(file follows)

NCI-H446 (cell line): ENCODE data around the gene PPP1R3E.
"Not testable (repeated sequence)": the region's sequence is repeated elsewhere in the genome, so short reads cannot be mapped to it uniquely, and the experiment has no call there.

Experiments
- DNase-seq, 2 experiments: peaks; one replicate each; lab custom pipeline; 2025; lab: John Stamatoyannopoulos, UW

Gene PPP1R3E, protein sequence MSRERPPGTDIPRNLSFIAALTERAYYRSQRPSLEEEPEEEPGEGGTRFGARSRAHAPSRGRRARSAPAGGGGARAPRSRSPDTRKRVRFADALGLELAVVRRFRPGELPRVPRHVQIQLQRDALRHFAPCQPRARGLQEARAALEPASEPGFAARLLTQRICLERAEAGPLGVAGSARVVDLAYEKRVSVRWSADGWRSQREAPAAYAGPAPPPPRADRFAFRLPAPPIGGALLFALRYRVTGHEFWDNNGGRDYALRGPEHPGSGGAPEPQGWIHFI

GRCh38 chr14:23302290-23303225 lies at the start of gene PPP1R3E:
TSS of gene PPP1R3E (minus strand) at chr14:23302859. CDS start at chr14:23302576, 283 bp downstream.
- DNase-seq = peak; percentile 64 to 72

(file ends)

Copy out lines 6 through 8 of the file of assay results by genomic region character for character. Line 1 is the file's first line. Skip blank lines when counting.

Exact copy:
GRCh38 chr14:23302290-23303225 lies at the start of gene PPP1R3E:
TSS of gene PPP1R3E (minus strand) at chr14:23302859. CDS start at chr14:23302576, 283 bp downstream.
- DNase-seq = peak; percentile 64 to 72